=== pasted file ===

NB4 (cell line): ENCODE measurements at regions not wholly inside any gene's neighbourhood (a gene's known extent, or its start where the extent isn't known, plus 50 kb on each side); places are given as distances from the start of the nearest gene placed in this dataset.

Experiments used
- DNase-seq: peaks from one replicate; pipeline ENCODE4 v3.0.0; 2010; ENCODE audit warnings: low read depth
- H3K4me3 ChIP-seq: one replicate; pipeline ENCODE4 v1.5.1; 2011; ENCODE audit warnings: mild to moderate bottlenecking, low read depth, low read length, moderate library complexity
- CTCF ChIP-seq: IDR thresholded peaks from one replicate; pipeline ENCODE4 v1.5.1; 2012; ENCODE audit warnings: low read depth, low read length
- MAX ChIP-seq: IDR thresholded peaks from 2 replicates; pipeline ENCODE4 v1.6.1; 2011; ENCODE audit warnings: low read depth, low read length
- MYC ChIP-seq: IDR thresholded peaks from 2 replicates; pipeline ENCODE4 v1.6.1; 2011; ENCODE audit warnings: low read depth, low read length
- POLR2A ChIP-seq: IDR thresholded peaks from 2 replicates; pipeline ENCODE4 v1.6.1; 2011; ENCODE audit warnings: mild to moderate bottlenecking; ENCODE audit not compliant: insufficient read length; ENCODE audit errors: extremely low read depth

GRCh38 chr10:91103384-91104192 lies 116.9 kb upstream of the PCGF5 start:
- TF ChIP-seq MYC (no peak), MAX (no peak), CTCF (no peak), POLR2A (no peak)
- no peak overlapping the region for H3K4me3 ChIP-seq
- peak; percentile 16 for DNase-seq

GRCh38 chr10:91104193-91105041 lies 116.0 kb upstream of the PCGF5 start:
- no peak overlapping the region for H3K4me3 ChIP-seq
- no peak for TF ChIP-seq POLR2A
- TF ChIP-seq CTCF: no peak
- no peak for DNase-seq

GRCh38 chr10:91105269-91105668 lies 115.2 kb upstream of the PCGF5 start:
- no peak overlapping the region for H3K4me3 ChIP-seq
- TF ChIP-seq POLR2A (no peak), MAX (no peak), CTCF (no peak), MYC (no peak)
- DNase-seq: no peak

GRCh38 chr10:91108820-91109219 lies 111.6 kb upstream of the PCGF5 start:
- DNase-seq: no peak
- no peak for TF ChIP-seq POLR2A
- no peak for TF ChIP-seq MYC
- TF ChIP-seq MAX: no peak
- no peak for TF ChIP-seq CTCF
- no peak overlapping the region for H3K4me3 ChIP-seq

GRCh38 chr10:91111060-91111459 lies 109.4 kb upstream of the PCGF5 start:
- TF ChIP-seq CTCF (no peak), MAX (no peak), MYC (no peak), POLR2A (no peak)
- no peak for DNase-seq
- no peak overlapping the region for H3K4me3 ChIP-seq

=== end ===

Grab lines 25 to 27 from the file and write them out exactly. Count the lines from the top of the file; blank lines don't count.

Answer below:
- no peak for TF ChIP-seq MYC
- TF ChIP-seq MAX: no peak
- no peak for TF ChIP-seq CTCF